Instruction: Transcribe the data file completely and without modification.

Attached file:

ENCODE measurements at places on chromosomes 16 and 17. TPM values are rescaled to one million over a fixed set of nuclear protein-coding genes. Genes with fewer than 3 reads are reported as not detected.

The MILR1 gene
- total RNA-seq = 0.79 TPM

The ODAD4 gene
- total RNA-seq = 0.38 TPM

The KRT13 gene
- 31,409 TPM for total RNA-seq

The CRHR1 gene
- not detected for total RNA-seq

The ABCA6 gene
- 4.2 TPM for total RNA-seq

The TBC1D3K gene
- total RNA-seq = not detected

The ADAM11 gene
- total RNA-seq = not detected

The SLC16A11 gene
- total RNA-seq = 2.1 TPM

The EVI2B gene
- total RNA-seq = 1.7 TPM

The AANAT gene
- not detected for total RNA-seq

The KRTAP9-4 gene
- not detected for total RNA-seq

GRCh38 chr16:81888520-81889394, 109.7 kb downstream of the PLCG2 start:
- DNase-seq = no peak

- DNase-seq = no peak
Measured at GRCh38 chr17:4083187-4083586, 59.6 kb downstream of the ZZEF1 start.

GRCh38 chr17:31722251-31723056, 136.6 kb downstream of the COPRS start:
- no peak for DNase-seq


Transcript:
ENCODE measurements at places on chromosomes 16 and 17. TPM values are rescaled to one million over a fixed set of nuclear protein-coding genes. Genes with fewer than 3 reads are reported as not detected.

The MILR1 gene
- total RNA-seq = 0.79 TPM

The ODAD4 gene
- total RNA-seq = 0.38 TPM

The KRT13 gene
- 31,409 TPM for total RNA-seq

The CRHR1 gene
- not detected for total RNA-seq

The ABCA6 gene
- 4.2 TPM for total RNA-seq

The TBC1D3K gene
- total RNA-seq = not detected

The ADAM11 gene
- total RNA-seq = not detected

The SLC16A11 gene
- total RNA-seq = 2.1 TPM

The EVI2B gene
- total RNA-seq = 1.7 TPM

The AANAT gene
- not detected for total RNA-seq

The KRTAP9-4 gene
- not detected for total RNA-seq

GRCh38 chr16:81888520-81889394, 109.7 kb downstream of the PLCG2 start:
- DNase-seq = no peak

- DNase-seq = no peak
Measured at GRCh38 chr17:4083187-4083586, 59.6 kb downstream of the ZZEF1 start.

GRCh38 chr17:31722251-31723056, 136.6 kb downstream of the COPRS start:
- no peak for DNase-seq